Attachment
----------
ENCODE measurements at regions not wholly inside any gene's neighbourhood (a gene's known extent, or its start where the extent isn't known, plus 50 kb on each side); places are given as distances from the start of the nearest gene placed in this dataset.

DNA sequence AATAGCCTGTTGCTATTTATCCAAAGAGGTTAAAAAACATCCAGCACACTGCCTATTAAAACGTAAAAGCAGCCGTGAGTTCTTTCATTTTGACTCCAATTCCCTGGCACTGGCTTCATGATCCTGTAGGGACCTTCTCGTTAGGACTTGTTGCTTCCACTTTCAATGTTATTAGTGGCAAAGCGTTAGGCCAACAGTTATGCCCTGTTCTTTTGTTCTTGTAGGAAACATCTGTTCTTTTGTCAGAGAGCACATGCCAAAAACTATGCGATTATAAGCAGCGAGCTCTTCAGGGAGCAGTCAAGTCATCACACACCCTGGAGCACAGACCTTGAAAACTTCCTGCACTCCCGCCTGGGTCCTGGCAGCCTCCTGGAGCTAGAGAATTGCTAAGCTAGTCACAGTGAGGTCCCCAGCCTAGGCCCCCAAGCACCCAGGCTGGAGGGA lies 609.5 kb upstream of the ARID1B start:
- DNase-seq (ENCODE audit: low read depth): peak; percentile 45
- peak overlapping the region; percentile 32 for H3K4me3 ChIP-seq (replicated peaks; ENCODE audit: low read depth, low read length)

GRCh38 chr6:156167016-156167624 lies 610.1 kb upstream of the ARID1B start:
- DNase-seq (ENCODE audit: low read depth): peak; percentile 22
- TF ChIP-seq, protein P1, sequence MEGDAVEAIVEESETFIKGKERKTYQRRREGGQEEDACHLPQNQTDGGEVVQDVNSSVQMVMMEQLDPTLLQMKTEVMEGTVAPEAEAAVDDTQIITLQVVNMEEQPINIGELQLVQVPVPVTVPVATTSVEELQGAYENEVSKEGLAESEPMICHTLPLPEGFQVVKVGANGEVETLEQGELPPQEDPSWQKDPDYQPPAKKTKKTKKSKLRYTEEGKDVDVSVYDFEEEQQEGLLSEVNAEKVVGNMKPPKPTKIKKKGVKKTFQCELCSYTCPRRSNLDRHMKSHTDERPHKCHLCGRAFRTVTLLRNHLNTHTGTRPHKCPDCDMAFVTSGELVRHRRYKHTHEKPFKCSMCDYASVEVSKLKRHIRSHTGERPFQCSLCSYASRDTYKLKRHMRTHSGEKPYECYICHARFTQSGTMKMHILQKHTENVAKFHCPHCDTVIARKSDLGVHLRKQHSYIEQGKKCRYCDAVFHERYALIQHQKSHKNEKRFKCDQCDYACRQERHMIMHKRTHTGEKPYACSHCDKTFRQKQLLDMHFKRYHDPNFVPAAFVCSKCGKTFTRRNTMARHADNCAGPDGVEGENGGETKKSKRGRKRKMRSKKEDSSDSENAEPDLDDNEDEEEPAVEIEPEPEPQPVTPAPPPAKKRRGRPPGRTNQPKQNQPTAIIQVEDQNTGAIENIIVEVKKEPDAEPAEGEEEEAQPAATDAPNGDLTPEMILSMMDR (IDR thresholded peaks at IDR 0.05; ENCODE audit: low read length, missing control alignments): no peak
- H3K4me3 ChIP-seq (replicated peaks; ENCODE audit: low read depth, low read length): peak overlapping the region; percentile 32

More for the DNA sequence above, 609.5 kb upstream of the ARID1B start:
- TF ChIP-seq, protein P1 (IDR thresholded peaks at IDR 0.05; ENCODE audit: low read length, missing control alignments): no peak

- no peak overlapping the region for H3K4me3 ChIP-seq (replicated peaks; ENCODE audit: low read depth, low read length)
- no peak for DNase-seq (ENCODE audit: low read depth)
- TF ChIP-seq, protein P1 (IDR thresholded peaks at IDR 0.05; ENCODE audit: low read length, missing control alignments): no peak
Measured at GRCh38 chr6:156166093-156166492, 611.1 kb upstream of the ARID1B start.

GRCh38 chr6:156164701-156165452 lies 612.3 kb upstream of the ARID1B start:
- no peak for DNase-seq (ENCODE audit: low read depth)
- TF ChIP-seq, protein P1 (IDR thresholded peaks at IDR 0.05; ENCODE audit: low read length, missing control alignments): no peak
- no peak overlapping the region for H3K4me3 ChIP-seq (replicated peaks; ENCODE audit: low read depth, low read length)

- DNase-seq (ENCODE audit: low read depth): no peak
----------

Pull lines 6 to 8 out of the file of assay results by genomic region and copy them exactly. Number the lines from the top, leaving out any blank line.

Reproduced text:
- DNase-seq (ENCODE audit: low read depth): peak; percentile 22
- TF ChIP-seq, protein P1, sequence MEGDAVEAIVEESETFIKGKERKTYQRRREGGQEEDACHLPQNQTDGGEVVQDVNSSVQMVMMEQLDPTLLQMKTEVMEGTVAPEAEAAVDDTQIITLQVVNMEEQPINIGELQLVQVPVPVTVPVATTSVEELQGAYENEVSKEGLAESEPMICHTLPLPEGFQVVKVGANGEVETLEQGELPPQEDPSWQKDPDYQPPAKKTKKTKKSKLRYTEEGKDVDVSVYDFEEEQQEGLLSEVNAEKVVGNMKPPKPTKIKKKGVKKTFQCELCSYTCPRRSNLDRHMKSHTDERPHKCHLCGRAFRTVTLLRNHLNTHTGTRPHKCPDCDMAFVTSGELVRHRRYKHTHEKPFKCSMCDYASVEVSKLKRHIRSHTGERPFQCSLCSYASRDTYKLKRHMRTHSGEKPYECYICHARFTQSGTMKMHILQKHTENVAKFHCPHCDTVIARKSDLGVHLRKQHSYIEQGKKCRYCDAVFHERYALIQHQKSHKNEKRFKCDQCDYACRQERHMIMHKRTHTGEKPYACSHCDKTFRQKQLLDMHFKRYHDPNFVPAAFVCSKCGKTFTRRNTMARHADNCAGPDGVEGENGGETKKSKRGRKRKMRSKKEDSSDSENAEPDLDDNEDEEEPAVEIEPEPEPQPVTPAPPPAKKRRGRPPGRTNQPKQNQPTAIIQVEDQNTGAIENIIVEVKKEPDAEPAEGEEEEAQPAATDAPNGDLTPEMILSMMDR (IDR thresholded peaks at IDR 0.05; ENCODE audit: low read length, missing control alignments): no peak
- H3K4me3 ChIP-seq (replicated peaks; ENCODE audit: low read depth, low read length): peak overlapping the region; percentile 32